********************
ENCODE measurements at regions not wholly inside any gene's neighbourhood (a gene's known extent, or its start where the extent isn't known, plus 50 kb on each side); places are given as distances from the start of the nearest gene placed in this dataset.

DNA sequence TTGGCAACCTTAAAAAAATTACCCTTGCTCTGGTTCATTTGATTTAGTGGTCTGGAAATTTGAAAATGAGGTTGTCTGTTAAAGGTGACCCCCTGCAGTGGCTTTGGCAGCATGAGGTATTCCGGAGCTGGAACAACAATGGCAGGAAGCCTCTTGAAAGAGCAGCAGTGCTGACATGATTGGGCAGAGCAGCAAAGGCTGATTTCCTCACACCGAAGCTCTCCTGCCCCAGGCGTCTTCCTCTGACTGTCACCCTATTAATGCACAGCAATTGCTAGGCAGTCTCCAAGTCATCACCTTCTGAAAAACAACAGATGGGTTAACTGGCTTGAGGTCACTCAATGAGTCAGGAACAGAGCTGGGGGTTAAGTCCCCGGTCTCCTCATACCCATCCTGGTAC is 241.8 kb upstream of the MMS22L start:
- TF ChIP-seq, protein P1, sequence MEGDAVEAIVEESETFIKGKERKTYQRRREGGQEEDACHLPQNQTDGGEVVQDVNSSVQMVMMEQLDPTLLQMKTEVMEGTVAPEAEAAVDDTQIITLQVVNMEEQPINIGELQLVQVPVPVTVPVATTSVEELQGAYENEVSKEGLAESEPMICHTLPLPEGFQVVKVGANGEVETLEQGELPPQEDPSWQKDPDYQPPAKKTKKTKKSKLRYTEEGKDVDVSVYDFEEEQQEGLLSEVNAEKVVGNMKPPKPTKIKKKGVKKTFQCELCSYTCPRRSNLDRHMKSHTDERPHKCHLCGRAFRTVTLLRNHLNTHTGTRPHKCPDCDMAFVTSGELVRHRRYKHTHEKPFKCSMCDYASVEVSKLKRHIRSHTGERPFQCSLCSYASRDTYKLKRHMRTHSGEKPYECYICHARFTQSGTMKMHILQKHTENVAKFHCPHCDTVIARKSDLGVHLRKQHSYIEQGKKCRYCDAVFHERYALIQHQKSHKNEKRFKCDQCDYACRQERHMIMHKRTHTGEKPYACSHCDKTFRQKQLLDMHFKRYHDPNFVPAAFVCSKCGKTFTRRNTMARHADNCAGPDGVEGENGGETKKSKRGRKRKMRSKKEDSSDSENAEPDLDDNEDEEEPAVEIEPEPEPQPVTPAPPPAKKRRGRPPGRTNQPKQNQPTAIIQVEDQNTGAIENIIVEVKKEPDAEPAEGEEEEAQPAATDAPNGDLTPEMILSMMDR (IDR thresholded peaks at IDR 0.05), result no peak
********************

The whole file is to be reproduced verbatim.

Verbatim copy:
ENCODE measurements at regions not wholly inside any gene's neighbourhood (a gene's known extent, or its start where the extent isn't known, plus 50 kb on each side); places are given as distances from the start of the nearest gene placed in this dataset.

DNA sequence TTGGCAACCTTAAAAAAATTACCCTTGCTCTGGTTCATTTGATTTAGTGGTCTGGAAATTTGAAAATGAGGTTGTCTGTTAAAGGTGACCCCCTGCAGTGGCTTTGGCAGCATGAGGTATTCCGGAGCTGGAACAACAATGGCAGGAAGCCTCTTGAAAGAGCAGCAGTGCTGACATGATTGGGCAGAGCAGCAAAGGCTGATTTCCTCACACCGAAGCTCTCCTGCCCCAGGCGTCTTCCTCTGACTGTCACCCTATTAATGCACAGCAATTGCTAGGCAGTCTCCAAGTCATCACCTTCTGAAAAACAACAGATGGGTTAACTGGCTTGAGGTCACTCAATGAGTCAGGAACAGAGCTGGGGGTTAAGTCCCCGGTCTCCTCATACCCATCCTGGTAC is 241.8 kb upstream of the MMS22L start:
- TF ChIP-seq, protein P1, sequence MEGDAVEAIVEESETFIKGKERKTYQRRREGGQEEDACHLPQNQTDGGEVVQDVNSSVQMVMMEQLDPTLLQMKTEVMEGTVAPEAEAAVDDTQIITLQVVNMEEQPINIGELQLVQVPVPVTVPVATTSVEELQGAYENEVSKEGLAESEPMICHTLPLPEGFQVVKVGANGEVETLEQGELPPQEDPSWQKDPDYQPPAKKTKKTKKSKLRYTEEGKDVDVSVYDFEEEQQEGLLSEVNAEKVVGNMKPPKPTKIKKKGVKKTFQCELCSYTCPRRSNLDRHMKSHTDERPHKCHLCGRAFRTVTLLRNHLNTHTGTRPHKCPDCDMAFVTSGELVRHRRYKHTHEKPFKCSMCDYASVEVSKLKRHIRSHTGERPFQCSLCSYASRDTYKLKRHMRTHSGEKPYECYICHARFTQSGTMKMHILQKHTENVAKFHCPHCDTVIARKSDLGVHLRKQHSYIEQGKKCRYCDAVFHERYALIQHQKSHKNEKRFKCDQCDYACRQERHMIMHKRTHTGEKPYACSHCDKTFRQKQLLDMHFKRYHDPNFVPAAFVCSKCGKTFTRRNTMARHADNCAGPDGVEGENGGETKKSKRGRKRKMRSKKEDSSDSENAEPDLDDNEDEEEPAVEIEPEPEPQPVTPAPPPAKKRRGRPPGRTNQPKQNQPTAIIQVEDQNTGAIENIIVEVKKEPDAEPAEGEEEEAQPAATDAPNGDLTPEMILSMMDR (IDR thresholded peaks at IDR 0.05), result no peak